\documentclass{2800hw}
\usepackage{amsmath,amssymb,latexsym}
\usepackage{verbatim}
\renewcommand{\S}{\mathcal{S}}
\renewcommand{\Pr}{\mathcal{P}}
\begin{document}
\topic{Probability, Relations, Functions}
\homework{3}
\maketitle
\begin{exercises}
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\item
As we have seen, our intuition about probability is often wrong. One famous example is the ``Monty Hall'' game. The game is played as follows: there are three doors. One of the doors is randomly selected (each with equal probability), and a valuable prize (say \$100) is placed behind the door. The other two doors typically conceal goats, which are assumed to be worthless for this question.
A contestant then chooses one of the doors at random (with equal probability). Before the door is opened, the host opens one of the other doors to reveal a goat (again, if the host has a choice of different goat doors to open, you can assume (s)he chooses one at random, with equal probability). The contestant is then given the opportunity to switch. Some people argue that switching makes no difference; clearly the goat is behind one of the two doors, so you have a 50\% chance of selecting the goat if you switch. Others argue that the probability that the contestant chooses the right door initially is only 1/3, so there should be a 2/3 probability that the prize is behind the other door.
In this problem you'll use the formal tools of probability to determine which answer is correct.
\begin{itemize}
\item[(optional)] If you haven't seen this problem before, guess which argument is correct.
\item[(a)] Write down the set of outcomes in a sample space that models this game.
\item[(b)] Give the probability of each of the simple events in this space. Do not make any assumptions about the behavior of the contestant.
\item[(c)] Write down the event ``a player who always switches wins''. Compute the probability of this event using your definition of $P$ from part (b) and Kolmogorov's axioms.
\item[(d)] Likewise, compute the probability of the event ``a player who never switches wins''.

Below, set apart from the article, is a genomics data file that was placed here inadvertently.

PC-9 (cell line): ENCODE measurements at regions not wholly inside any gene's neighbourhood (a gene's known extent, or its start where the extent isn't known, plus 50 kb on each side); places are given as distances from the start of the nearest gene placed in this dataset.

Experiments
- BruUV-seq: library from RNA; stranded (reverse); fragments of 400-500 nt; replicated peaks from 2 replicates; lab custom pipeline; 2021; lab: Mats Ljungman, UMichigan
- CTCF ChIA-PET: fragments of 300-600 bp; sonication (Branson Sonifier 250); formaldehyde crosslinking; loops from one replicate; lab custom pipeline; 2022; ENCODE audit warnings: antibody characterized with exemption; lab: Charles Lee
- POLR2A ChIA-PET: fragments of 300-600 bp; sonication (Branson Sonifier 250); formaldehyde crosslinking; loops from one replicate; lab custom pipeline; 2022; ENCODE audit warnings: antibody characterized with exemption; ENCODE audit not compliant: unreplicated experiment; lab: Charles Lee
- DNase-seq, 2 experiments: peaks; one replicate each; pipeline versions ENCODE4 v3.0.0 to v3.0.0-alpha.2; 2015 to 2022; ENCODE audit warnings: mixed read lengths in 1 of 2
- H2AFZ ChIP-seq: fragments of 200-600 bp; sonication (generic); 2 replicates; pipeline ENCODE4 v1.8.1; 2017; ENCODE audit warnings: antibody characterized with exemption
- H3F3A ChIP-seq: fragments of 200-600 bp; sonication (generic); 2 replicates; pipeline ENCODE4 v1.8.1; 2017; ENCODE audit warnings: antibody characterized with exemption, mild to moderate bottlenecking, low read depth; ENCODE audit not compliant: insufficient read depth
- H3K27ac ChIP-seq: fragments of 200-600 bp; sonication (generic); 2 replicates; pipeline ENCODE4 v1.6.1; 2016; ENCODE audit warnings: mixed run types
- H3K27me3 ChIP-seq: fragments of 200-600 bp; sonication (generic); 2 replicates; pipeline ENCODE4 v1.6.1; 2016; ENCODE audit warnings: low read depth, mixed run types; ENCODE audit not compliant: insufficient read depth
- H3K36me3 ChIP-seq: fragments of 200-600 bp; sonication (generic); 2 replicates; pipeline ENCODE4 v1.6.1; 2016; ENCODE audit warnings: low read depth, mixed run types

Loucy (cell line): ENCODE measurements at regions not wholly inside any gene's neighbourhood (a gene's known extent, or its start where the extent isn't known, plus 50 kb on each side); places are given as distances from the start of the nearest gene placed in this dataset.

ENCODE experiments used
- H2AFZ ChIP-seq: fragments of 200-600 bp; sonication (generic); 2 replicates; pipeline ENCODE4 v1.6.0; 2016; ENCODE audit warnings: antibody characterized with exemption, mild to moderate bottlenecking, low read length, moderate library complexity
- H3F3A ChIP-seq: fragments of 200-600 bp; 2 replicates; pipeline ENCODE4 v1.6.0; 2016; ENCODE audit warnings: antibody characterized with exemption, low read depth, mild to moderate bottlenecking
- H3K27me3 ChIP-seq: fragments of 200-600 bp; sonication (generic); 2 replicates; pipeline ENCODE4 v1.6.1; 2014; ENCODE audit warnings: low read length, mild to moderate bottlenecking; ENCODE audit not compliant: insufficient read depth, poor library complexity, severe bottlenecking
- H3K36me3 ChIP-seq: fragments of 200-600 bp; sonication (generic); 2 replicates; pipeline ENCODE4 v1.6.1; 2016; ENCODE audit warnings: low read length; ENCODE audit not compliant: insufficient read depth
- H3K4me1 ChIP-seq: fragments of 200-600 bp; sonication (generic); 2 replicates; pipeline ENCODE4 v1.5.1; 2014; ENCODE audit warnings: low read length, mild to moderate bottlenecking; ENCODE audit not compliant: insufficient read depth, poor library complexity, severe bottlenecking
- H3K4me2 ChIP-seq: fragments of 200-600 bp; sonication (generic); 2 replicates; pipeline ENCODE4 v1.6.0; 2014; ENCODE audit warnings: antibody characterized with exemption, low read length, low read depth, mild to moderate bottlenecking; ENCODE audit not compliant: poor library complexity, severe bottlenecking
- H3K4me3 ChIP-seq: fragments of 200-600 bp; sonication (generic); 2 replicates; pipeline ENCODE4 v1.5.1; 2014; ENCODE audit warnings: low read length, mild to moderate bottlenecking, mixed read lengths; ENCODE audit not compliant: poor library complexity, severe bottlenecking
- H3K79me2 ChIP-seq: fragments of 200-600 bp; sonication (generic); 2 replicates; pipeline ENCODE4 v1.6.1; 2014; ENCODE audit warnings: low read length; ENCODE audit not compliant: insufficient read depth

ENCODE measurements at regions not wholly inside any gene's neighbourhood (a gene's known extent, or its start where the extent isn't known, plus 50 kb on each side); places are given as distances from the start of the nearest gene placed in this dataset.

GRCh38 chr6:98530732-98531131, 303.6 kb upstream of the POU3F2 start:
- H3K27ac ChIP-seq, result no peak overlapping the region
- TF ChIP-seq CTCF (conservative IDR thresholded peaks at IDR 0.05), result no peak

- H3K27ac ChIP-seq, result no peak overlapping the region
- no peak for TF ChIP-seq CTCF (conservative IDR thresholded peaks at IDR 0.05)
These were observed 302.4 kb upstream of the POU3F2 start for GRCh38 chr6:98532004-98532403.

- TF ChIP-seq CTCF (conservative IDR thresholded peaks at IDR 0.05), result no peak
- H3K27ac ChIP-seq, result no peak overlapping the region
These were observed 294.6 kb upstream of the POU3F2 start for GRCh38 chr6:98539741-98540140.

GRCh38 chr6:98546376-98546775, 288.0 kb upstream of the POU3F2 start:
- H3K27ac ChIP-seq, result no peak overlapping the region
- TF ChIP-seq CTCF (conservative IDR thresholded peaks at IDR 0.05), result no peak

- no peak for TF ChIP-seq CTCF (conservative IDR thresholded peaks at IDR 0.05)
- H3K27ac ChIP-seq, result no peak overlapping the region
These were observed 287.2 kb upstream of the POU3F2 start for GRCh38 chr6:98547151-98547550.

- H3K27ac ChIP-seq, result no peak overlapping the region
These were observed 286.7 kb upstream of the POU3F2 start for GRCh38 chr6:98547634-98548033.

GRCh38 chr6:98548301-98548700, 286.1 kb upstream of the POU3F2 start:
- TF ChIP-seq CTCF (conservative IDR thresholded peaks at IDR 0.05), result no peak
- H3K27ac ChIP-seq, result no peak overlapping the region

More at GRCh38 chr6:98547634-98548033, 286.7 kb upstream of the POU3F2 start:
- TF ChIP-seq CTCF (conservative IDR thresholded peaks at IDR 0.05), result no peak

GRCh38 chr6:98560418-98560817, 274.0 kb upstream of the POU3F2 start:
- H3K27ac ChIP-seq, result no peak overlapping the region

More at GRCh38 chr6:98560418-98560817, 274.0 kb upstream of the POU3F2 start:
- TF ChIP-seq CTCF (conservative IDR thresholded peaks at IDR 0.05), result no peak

\item[(e)] Suppose the contestant has to pay \$50 to play. What are the expected net winnings of the player who always switches?
\item[(f)] Suppose we modify the game so that the contestant has to pay an additional fee to switch. How much should we charge to give the two strategies the same expected value?
\end{itemize}
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\item
Each of the following relations has domain $\{ x, y, z \}$ and codomain $\{ 1, 2, 3 \}$. For each, state whether it is a function or not. If it is a function, state (i) its image, (ii) whether it is surjective or not, (iii) whether it is injective or not. If it is not a function, state why not.
\begin{enumerate}
\item[(a)] $\{ (x, 1), (y, 2), (x, 3), (z, 2) \}$
\item[(b)] $\{ (x, 1), (y, 2) \}$
\item[(c)] $\{ (x, 3), (y, 2), (z, 1) \}$
\item[(d)] $\{ (x, 1), (y, 1), (z, 1) \}$
\end{enumerate}
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\item
Determine whether each of these functions from $\mathbb{Z}$ to $\mathbb{Z}$ is injective (one-to-one) or not. If it is not injective, give a counterexample. Note that $\mathbb{Z}$ is the set of all integers: negative, positive or zero.
\begin{enumerate}
\item[(a)] $f(n) \ = \ n - 1$
\item[(b)] $f(n) \ = \ n^2 + 1$
\item[(c)] $f(n) \ = \ n^3$
\item[(d)] $f(n) \ = \ \lceil n / 2 \rceil$ \hspace{0.25in} ($\lceil x \rceil$ denotes the smallest integer greater than or equal to $x$)
\end{enumerate}
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\item
For this problem, if $X$ and $Y$ are sets, we will write $[X \rightarrow Y]$ to denote the set of all functions with domain $X$ and codomain $Y$.
\begin{itemize}
\item[(a)] Give a bijection from $[X \rightarrow [Y \rightarrow Z]]$ to $[X \times Y \rightarrow Z]$.
\item[(b)] Give a bijection from the power set of $X$ to $[X \rightarrow \{\textrm{Mike}, \textrm{Sid}\}]$.
\item[(c)] Assuming $X$ is isomorphic to $Y$, give a bijection from $[X \rightarrow Z]$ to $[Y \rightarrow Z]$.
\end{itemize}
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\end{exercises}
\end{document}